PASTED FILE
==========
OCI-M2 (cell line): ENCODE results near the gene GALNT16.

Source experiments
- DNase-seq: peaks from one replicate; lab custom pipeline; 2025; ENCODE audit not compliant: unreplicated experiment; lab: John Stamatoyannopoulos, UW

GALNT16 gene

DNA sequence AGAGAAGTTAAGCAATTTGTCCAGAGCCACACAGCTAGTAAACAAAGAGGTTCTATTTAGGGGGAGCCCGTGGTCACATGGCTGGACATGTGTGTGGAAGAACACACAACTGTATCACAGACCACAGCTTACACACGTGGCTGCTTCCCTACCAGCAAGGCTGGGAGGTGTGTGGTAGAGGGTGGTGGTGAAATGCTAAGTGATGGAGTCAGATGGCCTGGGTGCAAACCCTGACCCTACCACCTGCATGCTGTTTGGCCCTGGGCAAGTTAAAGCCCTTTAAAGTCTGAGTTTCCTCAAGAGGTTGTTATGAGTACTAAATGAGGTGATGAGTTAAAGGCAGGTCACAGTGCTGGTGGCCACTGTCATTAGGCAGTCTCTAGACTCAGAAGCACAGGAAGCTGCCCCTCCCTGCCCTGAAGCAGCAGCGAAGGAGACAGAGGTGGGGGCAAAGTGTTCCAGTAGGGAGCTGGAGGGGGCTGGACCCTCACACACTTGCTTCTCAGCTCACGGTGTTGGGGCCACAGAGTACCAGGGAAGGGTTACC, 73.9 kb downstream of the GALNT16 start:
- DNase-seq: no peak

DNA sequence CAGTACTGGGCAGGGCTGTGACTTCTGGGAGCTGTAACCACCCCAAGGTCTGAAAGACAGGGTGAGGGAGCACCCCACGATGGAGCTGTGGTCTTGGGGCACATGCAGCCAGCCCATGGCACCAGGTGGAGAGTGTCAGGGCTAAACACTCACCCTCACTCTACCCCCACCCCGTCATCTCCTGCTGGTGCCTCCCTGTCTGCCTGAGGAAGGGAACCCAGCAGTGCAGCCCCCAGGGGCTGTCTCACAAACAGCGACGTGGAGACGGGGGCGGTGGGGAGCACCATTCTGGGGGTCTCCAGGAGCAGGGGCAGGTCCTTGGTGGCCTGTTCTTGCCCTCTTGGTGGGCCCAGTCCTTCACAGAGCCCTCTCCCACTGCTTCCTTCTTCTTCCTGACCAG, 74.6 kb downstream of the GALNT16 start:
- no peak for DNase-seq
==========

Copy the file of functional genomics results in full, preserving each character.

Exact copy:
OCI-M2 (cell line): ENCODE results near the gene GALNT16.

Source experiments
- DNase-seq: peaks from one replicate; lab custom pipeline; 2025; ENCODE audit not compliant: unreplicated experiment; lab: John Stamatoyannopoulos, UW

GALNT16 gene

DNA sequence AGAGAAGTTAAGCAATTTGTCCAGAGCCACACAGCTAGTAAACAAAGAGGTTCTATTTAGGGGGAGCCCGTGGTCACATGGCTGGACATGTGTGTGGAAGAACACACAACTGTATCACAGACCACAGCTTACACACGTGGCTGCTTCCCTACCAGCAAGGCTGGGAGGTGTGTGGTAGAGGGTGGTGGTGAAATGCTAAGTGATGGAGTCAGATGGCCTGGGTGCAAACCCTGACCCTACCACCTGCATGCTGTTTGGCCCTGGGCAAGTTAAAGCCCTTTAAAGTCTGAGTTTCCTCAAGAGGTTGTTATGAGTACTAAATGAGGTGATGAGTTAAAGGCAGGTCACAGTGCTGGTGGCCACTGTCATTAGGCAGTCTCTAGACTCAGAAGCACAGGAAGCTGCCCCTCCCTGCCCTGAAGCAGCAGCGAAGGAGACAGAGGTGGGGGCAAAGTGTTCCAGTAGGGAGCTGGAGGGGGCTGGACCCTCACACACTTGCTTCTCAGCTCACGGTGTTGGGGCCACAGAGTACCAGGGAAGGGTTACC, 73.9 kb downstream of the GALNT16 start:
- DNase-seq: no peak

DNA sequence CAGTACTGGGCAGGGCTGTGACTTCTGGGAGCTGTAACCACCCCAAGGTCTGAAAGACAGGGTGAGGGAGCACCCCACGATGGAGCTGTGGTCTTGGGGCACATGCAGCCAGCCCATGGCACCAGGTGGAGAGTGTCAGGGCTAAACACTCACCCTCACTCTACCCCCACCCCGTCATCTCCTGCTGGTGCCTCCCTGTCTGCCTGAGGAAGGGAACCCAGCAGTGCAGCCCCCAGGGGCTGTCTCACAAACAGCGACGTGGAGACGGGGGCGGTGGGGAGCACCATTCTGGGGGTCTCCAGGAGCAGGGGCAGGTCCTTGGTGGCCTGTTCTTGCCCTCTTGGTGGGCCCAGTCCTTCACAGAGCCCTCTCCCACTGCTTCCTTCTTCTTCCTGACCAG, 74.6 kb downstream of the GALNT16 start:
- no peak for DNase-seq